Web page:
Fourth (insert Monty Python bit), if I ever buy a real Commodore again, it will be a C128, and then my programs will run on it.

That means I’ll be expanding into some of the C128’s more unique features, like the 80-column screen and banked RAM. The programming will still all be 6502, but we will get deeper into the C128’s hardware and some cool stuff you can do with it.

Same Deal Every Time

I was telling someone the other day that every computer I’ve bought has cost about $700-800, even though they keep getting more powerful. You can spend a lot more than that, of course. But it seems like each time I put together a system with current proven hardware that’s plenty powerful for my needs, the price ends up in that range, going back to my first computer in 1988.

Then I got to wondering whether that’s really true. That’s a pretty old memory, so is it accurate, or something I dreamed up over the years because it sounded good? I went hunting online and found the Sears Catalog page from 1998 below, which matches up with what I remember. I bought a 128D and monitor from Sears just like the ones in the picture. According to that, the computer was $499 and the monitor was $299, but there’s the combo price in the lower right: $749.98. I don’t remember what accessories I bought, if any. I know I didn’t get a printer, but I probably got a joystick and some blank floppy discs.

That was a fun little nostalgia trip, since that was my computer until some point in the late 90s. Even after I got into the Internet business, I would connect to the Unix systems at work using a terminal on the 128 at home, so I used it for nearly ten years.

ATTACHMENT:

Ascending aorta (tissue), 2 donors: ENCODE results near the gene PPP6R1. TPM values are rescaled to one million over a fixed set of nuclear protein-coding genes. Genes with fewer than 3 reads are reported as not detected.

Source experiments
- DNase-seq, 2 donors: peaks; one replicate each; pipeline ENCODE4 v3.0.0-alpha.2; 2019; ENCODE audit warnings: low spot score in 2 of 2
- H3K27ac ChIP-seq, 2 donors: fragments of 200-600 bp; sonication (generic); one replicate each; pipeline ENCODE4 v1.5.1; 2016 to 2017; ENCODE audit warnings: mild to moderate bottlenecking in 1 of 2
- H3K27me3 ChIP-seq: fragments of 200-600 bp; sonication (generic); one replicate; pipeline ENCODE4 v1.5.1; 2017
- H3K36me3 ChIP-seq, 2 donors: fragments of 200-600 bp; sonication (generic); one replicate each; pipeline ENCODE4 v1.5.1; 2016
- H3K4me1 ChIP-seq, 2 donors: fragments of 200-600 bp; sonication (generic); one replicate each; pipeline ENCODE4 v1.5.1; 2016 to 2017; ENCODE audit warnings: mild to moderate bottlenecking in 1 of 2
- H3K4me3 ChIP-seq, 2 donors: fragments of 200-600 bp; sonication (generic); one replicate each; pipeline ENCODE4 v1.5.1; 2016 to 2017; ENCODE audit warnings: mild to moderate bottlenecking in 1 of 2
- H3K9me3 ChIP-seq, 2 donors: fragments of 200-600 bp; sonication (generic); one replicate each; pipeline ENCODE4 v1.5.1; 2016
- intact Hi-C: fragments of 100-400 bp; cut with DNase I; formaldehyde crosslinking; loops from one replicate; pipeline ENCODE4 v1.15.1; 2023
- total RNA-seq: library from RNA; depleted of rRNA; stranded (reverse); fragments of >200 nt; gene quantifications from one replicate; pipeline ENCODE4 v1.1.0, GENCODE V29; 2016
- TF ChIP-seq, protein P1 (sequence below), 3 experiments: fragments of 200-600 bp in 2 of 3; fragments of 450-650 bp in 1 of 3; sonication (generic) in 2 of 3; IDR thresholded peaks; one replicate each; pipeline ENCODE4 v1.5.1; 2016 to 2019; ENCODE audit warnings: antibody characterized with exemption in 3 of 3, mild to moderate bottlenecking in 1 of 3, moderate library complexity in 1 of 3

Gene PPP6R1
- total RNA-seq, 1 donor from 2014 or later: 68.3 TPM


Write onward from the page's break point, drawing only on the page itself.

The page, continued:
Aside from nostalgia, I’ve been thinking about that system because, since I got back into assembly programming a little, I was surprised to find out how much is still being done with the 6502 family of CPUs used by so many of the top 1980s systems. They’re apparently pretty popular in embedded systems and some of those hobby mini-computer boards, so I’d say there’s more interest in them now than there was 10-15 years ago.

That looks like another reason to do some assembly language tutorials or other videos like I mentioned in my recent C programming series. More to come on that soon.

Should Have Been a Hoarder

I get an automated eBay notification for Commodore C128s, because sometimes I think it’d be nice to have a real one again, and I’m curious about what people are doing with them. But the prices on them keep going up, and an emulator is a pretty good substitute, so I haven’t bought any yet. The picture below is an example of what they’re going for these days: two completely untested systems, which may not work at all, and have missing keys, have a bid of $116 (including shipping). Tested ones without anything missing can bring $300.

And 15 years or so ago, I gave three of them, plus some peripherals, away to a metal scrap guy. They weren’t worth anything then, but now they’re making a comeback as collector’s items. Oh well. Would be nice to still have them, but you can’t save everything just in case.